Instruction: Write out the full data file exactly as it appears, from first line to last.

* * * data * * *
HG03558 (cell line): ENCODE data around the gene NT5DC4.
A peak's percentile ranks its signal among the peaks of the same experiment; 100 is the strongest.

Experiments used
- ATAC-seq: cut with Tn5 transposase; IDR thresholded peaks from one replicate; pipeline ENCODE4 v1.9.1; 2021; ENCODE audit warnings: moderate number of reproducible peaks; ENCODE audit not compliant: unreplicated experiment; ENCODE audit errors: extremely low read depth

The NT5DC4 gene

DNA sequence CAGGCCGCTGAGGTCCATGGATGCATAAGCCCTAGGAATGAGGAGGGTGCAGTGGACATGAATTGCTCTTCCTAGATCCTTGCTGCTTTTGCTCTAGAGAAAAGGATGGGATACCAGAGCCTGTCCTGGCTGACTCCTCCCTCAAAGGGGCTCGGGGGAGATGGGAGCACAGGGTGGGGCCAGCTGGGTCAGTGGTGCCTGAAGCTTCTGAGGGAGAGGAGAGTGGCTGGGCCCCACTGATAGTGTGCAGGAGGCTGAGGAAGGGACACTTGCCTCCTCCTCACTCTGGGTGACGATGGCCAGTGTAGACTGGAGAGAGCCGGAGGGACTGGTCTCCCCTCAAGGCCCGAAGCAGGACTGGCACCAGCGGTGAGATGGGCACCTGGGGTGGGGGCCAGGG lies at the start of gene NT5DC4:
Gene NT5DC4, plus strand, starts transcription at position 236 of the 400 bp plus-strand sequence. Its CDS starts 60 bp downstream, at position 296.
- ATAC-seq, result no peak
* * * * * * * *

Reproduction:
HG03558 (cell line): ENCODE data around the gene NT5DC4.
A peak's percentile ranks its signal among the peaks of the same experiment; 100 is the strongest.

Experiments used
- ATAC-seq: cut with Tn5 transposase; IDR thresholded peaks from one replicate; pipeline ENCODE4 v1.9.1; 2021; ENCODE audit warnings: moderate number of reproducible peaks; ENCODE audit not compliant: unreplicated experiment; ENCODE audit errors: extremely low read depth

The NT5DC4 gene

DNA sequence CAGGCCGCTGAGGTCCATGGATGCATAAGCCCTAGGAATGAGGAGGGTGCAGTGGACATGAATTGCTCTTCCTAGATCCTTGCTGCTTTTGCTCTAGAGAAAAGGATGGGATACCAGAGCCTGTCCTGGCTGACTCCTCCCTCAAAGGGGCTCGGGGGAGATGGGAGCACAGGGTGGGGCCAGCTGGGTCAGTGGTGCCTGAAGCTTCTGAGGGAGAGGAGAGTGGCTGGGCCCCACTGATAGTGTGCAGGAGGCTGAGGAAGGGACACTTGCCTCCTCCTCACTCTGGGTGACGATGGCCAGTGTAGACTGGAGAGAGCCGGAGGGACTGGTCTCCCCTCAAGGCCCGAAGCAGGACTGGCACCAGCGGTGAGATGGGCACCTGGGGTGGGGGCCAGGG lies at the start of gene NT5DC4:
Gene NT5DC4, plus strand, starts transcription at position 236 of the 400 bp plus-strand sequence. Its CDS starts 60 bp downstream, at position 296.
- ATAC-seq, result no peak